The intensity of your light should also be considered. Algae will thrive in a tank that is intensely lit if you don’t have the plant mass and nutrients to use the light being given. Bright lighting should be used only in tanks utilising pressurised CO2, where plants are being pushed to their limits.
If you are experiencing an algae outbreak with a photoperiod longer than 6-8 hours, consider reducing your lighting time by one hour and observe for any changes over a few weeks.
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To keep a healthy, algae-free tank, regular maintenance is absolutely essential.
Weekly water changes of 30-50% of the total tank volume ensures nutrient levels are kept steady, and that other solids don’t build up for algae to use.
Cleaning your mechanical filtration of organic solids on a semi-regular basis ensures water flow is not reduced, keeping your filter efficient and allowing the bacteria to remove unwanted compounds. However, it’s important not to clean your filter too regularly as you can remove too much of the beneficial bacteria. A general rule of thumb is that if you notice your filter output is not as strong as usual, it’s time to clean it. At the very least, ensure you clean your filter once every 2-3 months.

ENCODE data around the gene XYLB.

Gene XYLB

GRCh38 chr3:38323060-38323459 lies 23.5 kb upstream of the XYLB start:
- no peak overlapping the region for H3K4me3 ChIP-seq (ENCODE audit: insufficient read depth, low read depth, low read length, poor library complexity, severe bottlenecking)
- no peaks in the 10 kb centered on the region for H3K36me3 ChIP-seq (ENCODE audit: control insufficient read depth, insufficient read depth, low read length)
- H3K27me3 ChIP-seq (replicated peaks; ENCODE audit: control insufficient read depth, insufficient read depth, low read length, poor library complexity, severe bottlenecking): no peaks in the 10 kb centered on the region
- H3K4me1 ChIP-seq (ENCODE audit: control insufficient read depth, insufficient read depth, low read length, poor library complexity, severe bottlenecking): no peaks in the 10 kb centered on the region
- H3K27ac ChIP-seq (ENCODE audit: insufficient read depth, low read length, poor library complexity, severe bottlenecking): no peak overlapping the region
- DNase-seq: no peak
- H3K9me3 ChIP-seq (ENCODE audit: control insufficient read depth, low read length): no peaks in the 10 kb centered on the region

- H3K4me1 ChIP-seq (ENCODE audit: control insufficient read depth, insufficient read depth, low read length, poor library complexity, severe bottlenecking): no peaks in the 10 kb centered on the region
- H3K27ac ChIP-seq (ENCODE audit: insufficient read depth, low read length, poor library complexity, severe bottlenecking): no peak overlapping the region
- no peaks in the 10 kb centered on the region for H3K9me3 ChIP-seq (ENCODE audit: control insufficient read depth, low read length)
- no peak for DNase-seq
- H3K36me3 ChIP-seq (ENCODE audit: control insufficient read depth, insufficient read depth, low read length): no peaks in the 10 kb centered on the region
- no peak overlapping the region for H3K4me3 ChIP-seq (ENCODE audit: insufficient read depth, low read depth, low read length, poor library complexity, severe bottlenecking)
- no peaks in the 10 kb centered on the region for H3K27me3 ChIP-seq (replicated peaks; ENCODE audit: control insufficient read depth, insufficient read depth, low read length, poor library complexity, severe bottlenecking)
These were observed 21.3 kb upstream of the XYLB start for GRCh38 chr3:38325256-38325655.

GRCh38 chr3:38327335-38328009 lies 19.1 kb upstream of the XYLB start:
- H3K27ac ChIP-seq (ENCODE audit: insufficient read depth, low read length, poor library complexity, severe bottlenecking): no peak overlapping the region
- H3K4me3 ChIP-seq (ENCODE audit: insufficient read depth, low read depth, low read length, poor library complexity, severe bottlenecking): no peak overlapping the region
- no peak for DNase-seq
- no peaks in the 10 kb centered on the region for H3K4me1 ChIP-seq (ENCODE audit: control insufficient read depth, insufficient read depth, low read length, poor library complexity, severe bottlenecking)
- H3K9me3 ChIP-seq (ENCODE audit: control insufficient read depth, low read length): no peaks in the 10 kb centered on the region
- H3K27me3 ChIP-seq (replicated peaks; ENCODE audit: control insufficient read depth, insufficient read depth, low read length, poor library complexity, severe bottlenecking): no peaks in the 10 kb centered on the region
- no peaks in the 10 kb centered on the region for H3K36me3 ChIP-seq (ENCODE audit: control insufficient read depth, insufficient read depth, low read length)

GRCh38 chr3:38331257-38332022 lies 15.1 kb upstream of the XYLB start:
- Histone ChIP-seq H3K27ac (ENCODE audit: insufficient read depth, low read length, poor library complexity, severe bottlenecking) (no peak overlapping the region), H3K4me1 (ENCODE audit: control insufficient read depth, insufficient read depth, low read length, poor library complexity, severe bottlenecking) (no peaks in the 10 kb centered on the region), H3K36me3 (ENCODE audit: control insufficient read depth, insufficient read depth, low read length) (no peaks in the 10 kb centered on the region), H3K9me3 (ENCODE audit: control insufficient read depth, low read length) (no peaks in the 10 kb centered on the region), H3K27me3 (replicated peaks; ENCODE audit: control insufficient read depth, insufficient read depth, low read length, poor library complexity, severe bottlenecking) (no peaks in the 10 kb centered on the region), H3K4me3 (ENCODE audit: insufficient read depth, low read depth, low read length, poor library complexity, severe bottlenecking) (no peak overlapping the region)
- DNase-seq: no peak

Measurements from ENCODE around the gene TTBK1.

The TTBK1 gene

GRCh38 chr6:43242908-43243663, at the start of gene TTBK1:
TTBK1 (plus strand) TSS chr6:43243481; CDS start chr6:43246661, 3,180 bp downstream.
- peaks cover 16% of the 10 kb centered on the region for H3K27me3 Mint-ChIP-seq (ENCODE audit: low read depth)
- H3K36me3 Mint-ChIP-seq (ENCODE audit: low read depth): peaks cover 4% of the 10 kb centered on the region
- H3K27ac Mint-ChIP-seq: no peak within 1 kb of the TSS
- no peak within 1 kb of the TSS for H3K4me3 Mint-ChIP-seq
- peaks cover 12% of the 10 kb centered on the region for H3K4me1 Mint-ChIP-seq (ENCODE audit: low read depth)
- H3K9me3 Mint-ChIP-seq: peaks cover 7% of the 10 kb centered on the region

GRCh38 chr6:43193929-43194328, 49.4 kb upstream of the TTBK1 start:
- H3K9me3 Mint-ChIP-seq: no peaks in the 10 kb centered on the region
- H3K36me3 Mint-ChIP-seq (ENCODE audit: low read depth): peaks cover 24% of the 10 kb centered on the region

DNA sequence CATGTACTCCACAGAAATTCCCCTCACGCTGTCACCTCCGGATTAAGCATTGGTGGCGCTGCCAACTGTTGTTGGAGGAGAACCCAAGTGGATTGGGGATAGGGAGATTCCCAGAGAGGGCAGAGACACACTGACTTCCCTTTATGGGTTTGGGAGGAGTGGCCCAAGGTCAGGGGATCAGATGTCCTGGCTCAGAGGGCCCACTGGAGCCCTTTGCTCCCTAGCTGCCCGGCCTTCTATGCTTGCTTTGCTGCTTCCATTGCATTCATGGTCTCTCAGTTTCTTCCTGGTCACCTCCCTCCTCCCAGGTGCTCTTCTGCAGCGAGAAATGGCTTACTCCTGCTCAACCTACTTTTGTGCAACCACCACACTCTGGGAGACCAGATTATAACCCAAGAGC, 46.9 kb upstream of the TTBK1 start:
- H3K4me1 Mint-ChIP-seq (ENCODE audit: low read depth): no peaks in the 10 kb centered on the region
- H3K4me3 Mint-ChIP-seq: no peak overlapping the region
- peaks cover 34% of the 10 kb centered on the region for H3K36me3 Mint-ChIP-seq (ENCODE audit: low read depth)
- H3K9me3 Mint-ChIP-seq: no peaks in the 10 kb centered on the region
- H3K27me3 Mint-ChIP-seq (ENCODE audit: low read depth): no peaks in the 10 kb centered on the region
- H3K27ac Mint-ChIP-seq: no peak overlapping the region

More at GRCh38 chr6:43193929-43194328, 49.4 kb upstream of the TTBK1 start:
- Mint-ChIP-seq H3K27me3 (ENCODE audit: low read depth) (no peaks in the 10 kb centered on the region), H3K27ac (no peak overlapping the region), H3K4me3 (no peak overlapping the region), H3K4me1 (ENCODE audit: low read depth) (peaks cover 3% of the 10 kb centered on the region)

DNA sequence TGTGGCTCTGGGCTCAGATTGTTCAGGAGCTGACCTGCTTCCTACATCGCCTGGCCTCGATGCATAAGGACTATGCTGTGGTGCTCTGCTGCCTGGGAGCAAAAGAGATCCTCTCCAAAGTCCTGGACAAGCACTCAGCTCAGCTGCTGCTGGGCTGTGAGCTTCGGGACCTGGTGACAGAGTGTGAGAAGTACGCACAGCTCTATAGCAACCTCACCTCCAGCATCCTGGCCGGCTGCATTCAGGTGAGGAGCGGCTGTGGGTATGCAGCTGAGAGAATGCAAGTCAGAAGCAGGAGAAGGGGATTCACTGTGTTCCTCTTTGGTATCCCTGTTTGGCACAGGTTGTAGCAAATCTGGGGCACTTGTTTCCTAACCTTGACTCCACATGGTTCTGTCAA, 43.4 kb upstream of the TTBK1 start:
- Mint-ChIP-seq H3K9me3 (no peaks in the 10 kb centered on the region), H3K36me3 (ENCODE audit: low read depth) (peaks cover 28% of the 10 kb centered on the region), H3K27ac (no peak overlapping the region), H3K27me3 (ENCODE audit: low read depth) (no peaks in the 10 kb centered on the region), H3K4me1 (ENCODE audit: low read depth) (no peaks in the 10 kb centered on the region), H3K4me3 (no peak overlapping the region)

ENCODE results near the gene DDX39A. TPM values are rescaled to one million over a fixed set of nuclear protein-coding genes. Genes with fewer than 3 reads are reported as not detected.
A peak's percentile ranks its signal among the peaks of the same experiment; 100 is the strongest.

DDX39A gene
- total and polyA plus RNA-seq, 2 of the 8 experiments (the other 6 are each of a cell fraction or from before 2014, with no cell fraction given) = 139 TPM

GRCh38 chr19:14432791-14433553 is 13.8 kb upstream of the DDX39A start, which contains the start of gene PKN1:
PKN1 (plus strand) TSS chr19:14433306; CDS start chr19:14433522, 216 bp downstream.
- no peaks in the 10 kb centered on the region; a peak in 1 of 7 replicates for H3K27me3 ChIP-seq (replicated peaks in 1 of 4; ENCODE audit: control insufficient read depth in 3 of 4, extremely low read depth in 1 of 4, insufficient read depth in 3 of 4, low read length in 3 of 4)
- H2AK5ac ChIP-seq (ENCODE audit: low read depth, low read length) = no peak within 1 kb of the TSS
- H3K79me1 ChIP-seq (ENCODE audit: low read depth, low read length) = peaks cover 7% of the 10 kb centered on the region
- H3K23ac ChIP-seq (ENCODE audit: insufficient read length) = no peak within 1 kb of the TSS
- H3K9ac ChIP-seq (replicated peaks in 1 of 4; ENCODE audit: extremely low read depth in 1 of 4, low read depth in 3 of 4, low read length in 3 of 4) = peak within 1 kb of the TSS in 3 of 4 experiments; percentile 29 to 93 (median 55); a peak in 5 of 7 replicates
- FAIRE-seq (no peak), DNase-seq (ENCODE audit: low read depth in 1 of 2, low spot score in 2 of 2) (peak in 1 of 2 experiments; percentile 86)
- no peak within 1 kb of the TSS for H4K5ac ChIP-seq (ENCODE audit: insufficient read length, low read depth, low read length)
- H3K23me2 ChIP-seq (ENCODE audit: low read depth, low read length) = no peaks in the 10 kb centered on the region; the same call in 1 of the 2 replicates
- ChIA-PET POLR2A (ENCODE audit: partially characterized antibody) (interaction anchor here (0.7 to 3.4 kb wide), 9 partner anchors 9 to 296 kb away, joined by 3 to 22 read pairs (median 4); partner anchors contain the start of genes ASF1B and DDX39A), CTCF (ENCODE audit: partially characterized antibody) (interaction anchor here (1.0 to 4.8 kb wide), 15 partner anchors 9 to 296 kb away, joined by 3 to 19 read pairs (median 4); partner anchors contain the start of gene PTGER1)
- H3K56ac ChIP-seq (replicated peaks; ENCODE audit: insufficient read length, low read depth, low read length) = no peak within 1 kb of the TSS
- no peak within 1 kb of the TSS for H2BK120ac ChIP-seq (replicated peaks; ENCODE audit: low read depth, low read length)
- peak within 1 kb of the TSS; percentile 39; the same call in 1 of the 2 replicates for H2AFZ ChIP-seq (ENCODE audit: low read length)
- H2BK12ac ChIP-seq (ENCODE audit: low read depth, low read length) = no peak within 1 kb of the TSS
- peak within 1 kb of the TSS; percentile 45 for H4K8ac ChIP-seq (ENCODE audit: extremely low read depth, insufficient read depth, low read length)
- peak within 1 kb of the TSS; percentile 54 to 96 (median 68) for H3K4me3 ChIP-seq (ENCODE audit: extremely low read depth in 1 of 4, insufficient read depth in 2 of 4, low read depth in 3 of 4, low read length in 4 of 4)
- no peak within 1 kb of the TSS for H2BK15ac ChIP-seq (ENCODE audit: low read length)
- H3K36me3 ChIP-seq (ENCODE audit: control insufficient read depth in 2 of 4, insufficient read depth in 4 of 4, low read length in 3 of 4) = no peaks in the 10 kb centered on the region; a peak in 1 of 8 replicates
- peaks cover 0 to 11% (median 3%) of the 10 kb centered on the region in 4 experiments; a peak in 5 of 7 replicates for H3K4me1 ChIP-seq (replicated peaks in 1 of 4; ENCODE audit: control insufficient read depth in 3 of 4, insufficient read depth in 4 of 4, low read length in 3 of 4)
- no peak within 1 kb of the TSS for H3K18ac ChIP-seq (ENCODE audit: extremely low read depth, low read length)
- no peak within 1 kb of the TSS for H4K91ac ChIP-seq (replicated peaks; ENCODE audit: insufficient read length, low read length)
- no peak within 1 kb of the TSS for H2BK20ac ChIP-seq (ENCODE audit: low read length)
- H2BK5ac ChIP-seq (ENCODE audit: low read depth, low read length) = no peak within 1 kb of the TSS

Manual removal of any larger pieces of decaying material such as rotting leaves, uneaten food and fish waste reduces organics that algae can thrive on too. You can do this by hand for larger solids and with a siphon for smaller materials. This is best done during water changes, and doing so as part of a regular weekly water change schedule ensures your tank is kept clean and free of excess nutrients.
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Ammonia is a problem in any aquarium – it’s toxic to livestock and algae also thrives on it. Thankfully plants can consume it as well, but algae will enjoy any small amount it can get and doesn’t need much to start overgrowing a tank.
Ammonia is required for an aquarium to cycle. Bacteria colonies grow and convert it to nitrite, which more bacteria then convert into safe and usable nitrate (which plants love!). If you have planted out your tank from the beginning, a lot of this excess will thankfully be used up.